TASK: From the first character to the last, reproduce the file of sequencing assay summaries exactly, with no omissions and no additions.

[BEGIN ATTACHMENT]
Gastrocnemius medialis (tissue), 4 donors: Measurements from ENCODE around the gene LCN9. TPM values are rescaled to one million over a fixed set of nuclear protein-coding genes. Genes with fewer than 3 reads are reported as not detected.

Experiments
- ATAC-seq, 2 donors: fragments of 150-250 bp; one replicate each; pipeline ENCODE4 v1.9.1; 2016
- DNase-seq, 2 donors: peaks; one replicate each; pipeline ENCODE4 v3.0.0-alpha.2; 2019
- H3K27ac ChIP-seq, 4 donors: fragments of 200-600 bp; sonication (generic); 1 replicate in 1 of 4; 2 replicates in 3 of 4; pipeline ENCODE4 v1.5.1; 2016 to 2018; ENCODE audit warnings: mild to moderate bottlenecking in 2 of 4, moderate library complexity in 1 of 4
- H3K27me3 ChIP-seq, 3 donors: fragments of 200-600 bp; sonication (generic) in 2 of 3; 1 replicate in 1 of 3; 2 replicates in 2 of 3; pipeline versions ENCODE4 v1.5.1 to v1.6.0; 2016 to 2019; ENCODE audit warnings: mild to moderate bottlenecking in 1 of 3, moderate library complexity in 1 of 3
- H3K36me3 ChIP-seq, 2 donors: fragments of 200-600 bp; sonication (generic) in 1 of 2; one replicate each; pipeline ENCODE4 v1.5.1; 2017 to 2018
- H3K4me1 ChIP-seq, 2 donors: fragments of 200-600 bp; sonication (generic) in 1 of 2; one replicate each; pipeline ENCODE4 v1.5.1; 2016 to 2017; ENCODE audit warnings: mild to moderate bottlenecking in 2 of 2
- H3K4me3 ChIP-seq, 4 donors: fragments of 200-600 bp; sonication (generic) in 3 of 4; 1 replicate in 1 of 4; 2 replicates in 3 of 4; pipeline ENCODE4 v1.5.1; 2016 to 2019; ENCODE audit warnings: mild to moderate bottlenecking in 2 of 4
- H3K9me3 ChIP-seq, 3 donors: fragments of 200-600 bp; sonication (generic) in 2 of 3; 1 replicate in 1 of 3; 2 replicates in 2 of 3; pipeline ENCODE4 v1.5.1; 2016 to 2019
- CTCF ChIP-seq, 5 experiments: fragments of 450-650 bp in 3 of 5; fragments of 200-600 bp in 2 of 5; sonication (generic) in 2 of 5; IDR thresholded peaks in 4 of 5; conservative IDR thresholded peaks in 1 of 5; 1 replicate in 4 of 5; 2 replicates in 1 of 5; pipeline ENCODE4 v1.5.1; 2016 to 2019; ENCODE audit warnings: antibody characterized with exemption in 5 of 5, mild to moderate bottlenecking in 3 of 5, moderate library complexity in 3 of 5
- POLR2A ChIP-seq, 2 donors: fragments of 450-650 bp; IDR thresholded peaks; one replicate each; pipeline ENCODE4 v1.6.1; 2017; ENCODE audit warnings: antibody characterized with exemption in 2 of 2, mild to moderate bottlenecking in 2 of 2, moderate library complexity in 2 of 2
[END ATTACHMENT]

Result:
Gastrocnemius medialis (tissue), 4 donors: Measurements from ENCODE around the gene LCN9. TPM values are rescaled to one million over a fixed set of nuclear protein-coding genes. Genes with fewer than 3 reads are reported as not detected.

Experiments
- ATAC-seq, 2 donors: fragments of 150-250 bp; one replicate each; pipeline ENCODE4 v1.9.1; 2016
- DNase-seq, 2 donors: peaks; one replicate each; pipeline ENCODE4 v3.0.0-alpha.2; 2019
- H3K27ac ChIP-seq, 4 donors: fragments of 200-600 bp; sonication (generic); 1 replicate in 1 of 4; 2 replicates in 3 of 4; pipeline ENCODE4 v1.5.1; 2016 to 2018; ENCODE audit warnings: mild to moderate bottlenecking in 2 of 4, moderate library complexity in 1 of 4
- H3K27me3 ChIP-seq, 3 donors: fragments of 200-600 bp; sonication (generic) in 2 of 3; 1 replicate in 1 of 3; 2 replicates in 2 of 3; pipeline versions ENCODE4 v1.5.1 to v1.6.0; 2016 to 2019; ENCODE audit warnings: mild to moderate bottlenecking in 1 of 3, moderate library complexity in 1 of 3
- H3K36me3 ChIP-seq, 2 donors: fragments of 200-600 bp; sonication (generic) in 1 of 2; one replicate each; pipeline ENCODE4 v1.5.1; 2017 to 2018
- H3K4me1 ChIP-seq, 2 donors: fragments of 200-600 bp; sonication (generic) in 1 of 2; one replicate each; pipeline ENCODE4 v1.5.1; 2016 to 2017; ENCODE audit warnings: mild to moderate bottlenecking in 2 of 2
- H3K4me3 ChIP-seq, 4 donors: fragments of 200-600 bp; sonication (generic) in 3 of 4; 1 replicate in 1 of 4; 2 replicates in 3 of 4; pipeline ENCODE4 v1.5.1; 2016 to 2019; ENCODE audit warnings: mild to moderate bottlenecking in 2 of 4
- H3K9me3 ChIP-seq, 3 donors: fragments of 200-600 bp; sonication (generic) in 2 of 3; 1 replicate in 1 of 3; 2 replicates in 2 of 3; pipeline ENCODE4 v1.5.1; 2016 to 2019
- CTCF ChIP-seq, 5 experiments: fragments of 450-650 bp in 3 of 5; fragments of 200-600 bp in 2 of 5; sonication (generic) in 2 of 5; IDR thresholded peaks in 4 of 5; conservative IDR thresholded peaks in 1 of 5; 1 replicate in 4 of 5; 2 replicates in 1 of 5; pipeline ENCODE4 v1.5.1; 2016 to 2019; ENCODE audit warnings: antibody characterized with exemption in 5 of 5, mild to moderate bottlenecking in 3 of 5, moderate library complexity in 3 of 5
- POLR2A ChIP-seq, 2 donors: fragments of 450-650 bp; IDR thresholded peaks; one replicate each; pipeline ENCODE4 v1.6.1; 2017; ENCODE audit warnings: antibody characterized with exemption in 2 of 2, mild to moderate bottlenecking in 2 of 2, moderate library complexity in 2 of 2